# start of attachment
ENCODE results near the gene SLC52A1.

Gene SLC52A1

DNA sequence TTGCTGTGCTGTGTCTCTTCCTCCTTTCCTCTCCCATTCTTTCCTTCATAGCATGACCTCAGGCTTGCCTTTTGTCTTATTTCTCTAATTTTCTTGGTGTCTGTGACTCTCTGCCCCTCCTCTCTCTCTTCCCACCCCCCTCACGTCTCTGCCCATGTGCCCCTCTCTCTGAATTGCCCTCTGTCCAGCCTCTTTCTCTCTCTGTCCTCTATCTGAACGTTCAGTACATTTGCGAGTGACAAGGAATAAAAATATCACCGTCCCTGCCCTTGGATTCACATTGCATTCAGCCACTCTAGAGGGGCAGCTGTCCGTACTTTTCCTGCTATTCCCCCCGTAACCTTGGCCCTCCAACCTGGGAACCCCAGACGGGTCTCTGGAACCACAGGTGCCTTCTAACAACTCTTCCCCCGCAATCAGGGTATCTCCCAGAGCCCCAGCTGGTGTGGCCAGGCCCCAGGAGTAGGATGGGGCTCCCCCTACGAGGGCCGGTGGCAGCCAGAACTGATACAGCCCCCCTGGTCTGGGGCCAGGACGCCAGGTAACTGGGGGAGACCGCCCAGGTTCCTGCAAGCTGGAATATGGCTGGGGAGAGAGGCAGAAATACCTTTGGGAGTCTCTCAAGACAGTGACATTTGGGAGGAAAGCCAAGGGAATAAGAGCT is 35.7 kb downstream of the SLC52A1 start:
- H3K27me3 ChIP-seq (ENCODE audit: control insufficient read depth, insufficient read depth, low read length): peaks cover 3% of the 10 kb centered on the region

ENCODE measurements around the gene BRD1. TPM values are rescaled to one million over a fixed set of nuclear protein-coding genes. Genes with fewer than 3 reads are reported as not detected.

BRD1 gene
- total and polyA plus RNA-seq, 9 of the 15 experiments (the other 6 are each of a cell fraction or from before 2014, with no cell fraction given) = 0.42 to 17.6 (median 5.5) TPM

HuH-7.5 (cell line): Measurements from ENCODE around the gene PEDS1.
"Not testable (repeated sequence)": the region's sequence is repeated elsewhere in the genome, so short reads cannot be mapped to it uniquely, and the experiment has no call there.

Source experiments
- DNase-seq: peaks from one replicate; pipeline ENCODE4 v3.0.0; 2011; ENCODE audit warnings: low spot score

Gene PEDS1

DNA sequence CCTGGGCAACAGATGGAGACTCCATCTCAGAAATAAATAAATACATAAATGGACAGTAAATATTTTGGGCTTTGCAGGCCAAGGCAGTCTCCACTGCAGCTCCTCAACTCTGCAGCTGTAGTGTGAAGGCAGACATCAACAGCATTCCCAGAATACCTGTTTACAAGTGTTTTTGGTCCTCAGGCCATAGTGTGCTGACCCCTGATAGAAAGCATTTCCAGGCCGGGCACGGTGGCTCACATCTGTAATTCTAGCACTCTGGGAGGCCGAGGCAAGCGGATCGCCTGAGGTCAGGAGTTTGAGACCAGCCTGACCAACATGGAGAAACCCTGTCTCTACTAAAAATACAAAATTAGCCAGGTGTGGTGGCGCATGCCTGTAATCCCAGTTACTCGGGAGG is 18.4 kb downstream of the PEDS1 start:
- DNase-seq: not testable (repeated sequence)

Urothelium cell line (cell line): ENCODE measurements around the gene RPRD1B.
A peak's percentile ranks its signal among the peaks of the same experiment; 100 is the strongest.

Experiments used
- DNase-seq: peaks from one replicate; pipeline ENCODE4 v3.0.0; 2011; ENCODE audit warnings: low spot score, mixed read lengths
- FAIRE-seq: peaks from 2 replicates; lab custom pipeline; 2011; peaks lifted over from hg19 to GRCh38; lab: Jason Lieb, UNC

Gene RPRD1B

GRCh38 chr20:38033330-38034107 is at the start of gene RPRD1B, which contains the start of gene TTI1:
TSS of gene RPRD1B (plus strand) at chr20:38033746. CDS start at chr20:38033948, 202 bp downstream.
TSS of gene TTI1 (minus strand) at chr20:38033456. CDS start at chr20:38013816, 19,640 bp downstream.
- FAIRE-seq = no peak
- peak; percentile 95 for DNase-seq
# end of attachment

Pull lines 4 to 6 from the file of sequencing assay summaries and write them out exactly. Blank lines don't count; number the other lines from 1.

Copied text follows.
- H3K27me3 ChIP-seq (ENCODE audit: control insufficient read depth, insufficient read depth, low read length): peaks cover 3% of the 10 kb centered on the region

ENCODE measurements around the gene BRD1. TPM values are rescaled to one million over a fixed set of nuclear protein-coding genes. Genes with fewer than 3 reads are reported as not detected.

BRD1 gene